Search
Close this search box.

BIO 2024: U.S. officials describe national security partnership with biotech

To ensure national security in the face of potential biological threats, the U.S. government relies on a partnership with biotech firms, federal officials explained at the June 3 opening of the 2024 BIO International Convention in San Diego.

“As you think about how we can collectively partner to improve our preparedness for future biological events, I’d ask you to reflect again on why you went into this work to begin with,” said Paul Friedrichs, MD, Maj. Gen. (ret), Deputy Assistant to the President and Director of the Office of Pandemic Preparedness and Response at the White House—the first speaker of the event. “The narrative begins with our shared commitment to minimizing preventable illness and death.”

Paul Friedrichs, MD, Maj. Gen. (ret), Deputy Assistant to the President and Director of the Office of Pandemic Preparedness and Response at the White HousePaul Friedrichs, MD, Maj. Gen. (ret), Deputy Assistant to the President and Director of the Office of Pandemic Preparedness and Response at the White House
Paul Friedrichs, MD, Maj. Gen. (ret), Deputy Assistant to the President and Director of the Office of Pandemic Preparedness and Response at the White House, speaking at the 2024 BIO International Convention.

Organized by the Biotechnology Innovation Organization (BIO), the annual event brings together the biotech industry, public officials, patient groups, and other stakeholders for networking and educational panels.

Recognizing the importance of biotechnology as a national security issue, BIO 2024 opened with a series of panels, “Partnering with the U.S. Government to Achieve Our National Security Mission.” Introduced by BIO’s Phyllis Arthur, EVP and Head of Healthcare Policy and Programs, the panels offered insights into ongoing cooperation between government and the industry to ensure national security in the face of emerging threats. Arthur noted that the panels also highlighted the potential for future cooperation in biosecurity.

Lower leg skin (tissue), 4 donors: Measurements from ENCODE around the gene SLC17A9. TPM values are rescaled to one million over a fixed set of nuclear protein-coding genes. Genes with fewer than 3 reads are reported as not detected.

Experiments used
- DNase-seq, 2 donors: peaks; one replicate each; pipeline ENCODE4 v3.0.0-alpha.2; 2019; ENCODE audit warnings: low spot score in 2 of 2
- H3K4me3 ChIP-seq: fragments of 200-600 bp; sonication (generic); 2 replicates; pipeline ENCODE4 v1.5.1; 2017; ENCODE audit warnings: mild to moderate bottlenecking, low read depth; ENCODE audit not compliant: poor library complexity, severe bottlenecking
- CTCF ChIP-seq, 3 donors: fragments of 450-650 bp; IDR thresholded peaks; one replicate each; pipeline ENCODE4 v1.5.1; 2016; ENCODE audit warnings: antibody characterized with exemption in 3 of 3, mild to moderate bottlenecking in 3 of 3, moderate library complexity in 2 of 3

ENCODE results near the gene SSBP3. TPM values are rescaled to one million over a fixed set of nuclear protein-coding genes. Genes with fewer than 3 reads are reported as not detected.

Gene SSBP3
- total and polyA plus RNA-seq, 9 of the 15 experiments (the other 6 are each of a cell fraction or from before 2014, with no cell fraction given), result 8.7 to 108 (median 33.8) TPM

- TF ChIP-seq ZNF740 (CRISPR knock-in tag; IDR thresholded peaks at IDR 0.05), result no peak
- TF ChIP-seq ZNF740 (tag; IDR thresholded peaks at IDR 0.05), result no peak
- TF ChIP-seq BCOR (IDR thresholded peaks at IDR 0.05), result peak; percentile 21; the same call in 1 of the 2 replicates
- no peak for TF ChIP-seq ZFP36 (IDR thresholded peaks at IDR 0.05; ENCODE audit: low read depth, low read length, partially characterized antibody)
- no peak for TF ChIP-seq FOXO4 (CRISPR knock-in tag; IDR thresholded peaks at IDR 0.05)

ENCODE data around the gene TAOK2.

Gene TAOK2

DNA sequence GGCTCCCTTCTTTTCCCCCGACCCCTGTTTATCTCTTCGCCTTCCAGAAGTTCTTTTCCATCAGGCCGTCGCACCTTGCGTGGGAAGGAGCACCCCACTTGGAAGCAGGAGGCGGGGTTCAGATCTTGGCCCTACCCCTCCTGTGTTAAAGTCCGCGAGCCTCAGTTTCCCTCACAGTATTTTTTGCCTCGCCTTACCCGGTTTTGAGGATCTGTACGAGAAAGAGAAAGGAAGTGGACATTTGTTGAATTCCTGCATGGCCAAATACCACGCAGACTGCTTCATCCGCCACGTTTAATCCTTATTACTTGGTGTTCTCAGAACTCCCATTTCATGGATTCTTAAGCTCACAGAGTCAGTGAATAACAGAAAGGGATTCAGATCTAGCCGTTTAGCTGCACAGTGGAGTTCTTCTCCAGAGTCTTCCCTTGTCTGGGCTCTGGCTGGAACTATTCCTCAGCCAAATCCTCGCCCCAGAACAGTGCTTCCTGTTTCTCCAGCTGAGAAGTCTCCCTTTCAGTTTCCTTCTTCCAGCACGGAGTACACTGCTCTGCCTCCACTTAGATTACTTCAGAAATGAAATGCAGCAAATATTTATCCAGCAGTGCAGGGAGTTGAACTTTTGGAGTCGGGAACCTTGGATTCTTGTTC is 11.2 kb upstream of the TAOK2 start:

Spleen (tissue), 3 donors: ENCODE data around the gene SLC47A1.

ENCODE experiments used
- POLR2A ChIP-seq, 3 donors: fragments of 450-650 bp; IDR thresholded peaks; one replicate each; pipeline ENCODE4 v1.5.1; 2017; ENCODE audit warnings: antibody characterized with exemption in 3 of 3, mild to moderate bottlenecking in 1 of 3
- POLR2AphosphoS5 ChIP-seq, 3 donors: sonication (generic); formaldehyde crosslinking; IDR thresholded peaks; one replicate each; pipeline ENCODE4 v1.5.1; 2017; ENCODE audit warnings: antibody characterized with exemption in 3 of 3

Department of Defense preparedness

Officials detailed how the federal government works among agencies and with industry to identify and solve biological threats.

David Smith, Deputy Assistant Secretary of Defense for Health Readiness Policy and Oversight, Department of Defense (DOD), described the importance of his office’s role for the military.

“Health readiness is making sure that our service members are ready for any mission the nation might direct them to do,” including preparing service members with vaccinations and protection against other biological threats, he said in an interview following the session.

However, he noted that these efforts, which include supporting the development of vaccines for Ebola, Zika, and other viruses, also benefit the general public.

Smith outlined the different phases of DOD’s health readiness work, from identifying gaps in early warning systems to identifying and surveilling threats to developing and distributing solutions. He noted biotech’s role in all these phases.

“We need to shorten solution development now,” throughout all stages of the process, Smith said.

Coordinating federal agencies

Dawn O'Connell, Assistant Secretary for Preparedness and Response (ASPR), U.S. Department of Health and Human Services.Dawn O'Connell, Assistant Secretary for Preparedness and Response (ASPR), U.S. Department of Health and Human Services.
Dawn O’Connell, Assistant Secretary for Preparedness and Response (ASPR), U.S. Department of Health and Human Services at BIO 2024 in San Diego.

Ensuring that the right people have the right data to fight biological threats is essential, said Dawn O’Connell, Assistant Secretary for Preparedness and Response (ASPR), U.S. Department of Health and Human Services.

O’Connell described the work her agency does to ensure adequate stockpiles of everything from personal protective equipment to vaccines. This work requires extensive coordination with the biotech industry and other manufacturers to ensure ready supply as needed.

It also involves daily contact with other federal agencies, like the Centers for Disease Prevention and Control (CDC), which provides data on new health threats.

“We in ASPR have the tools to respond to whatever CDC digs up,” O’Connell explained.

She gave the example of preparation for the H5N1 outbreak, which is thus far not a serious threat to human health but is currently causing concerns about a potential pandemic. Along with ordering the manufacturing of existing vaccines against H5N1, O’Connell noted, ASPR has asked manufacturers of mRNA vaccines to prepare H5N1 solutions.

“We anticipate that there could be mutations,” of the H5N1 virus, and a ready mRNA vaccine platform could be readily adjusted to meet this demand. Meeting this need is the job of biotech firms, which is why ASPR is already working with mRNA manufacturers like Moderna and Pfizer, she said.